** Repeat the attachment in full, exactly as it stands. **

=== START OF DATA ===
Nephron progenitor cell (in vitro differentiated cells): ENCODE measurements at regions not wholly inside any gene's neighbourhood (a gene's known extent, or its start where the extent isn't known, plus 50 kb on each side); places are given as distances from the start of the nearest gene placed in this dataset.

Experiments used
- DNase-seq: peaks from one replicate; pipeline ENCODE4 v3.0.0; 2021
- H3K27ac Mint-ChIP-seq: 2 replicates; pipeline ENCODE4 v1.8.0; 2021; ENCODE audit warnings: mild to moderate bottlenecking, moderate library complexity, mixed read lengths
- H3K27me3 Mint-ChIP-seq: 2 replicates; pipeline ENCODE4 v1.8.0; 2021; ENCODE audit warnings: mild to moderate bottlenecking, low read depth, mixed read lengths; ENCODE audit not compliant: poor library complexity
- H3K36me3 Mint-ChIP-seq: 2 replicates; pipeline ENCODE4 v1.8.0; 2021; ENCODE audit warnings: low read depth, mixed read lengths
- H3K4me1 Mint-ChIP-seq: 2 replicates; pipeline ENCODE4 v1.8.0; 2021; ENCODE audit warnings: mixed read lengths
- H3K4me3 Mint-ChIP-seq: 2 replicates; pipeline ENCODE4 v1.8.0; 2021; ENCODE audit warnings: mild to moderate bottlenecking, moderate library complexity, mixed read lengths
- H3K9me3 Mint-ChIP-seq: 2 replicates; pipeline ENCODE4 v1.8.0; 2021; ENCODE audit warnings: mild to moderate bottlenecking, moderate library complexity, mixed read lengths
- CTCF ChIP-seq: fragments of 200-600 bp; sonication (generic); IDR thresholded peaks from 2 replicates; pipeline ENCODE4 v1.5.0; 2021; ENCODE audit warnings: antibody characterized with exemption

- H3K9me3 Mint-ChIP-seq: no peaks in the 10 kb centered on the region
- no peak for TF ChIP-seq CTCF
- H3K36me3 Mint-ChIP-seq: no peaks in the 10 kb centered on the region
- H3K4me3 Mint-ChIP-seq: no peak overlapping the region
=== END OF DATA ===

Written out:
Nephron progenitor cell (in vitro differentiated cells): ENCODE measurements at regions not wholly inside any gene's neighbourhood (a gene's known extent, or its start where the extent isn't known, plus 50 kb on each side); places are given as distances from the start of the nearest gene placed in this dataset.

Experiments used
- DNase-seq: peaks from one replicate; pipeline ENCODE4 v3.0.0; 2021
- H3K27ac Mint-ChIP-seq: 2 replicates; pipeline ENCODE4 v1.8.0; 2021; ENCODE audit warnings: mild to moderate bottlenecking, moderate library complexity, mixed read lengths
- H3K27me3 Mint-ChIP-seq: 2 replicates; pipeline ENCODE4 v1.8.0; 2021; ENCODE audit warnings: mild to moderate bottlenecking, low read depth, mixed read lengths; ENCODE audit not compliant: poor library complexity
- H3K36me3 Mint-ChIP-seq: 2 replicates; pipeline ENCODE4 v1.8.0; 2021; ENCODE audit warnings: low read depth, mixed read lengths
- H3K4me1 Mint-ChIP-seq: 2 replicates; pipeline ENCODE4 v1.8.0; 2021; ENCODE audit warnings: mixed read lengths
- H3K4me3 Mint-ChIP-seq: 2 replicates; pipeline ENCODE4 v1.8.0; 2021; ENCODE audit warnings: mild to moderate bottlenecking, moderate library complexity, mixed read lengths
- H3K9me3 Mint-ChIP-seq: 2 replicates; pipeline ENCODE4 v1.8.0; 2021; ENCODE audit warnings: mild to moderate bottlenecking, moderate library complexity, mixed read lengths
- CTCF ChIP-seq: fragments of 200-600 bp; sonication (generic); IDR thresholded peaks from 2 replicates; pipeline ENCODE4 v1.5.0; 2021; ENCODE audit warnings: antibody characterized with exemption

- H3K9me3 Mint-ChIP-seq: no peaks in the 10 kb centered on the region
- no peak for TF ChIP-seq CTCF
- H3K36me3 Mint-ChIP-seq: no peaks in the 10 kb centered on the region
- H3K4me3 Mint-ChIP-seq: no peak overlapping the region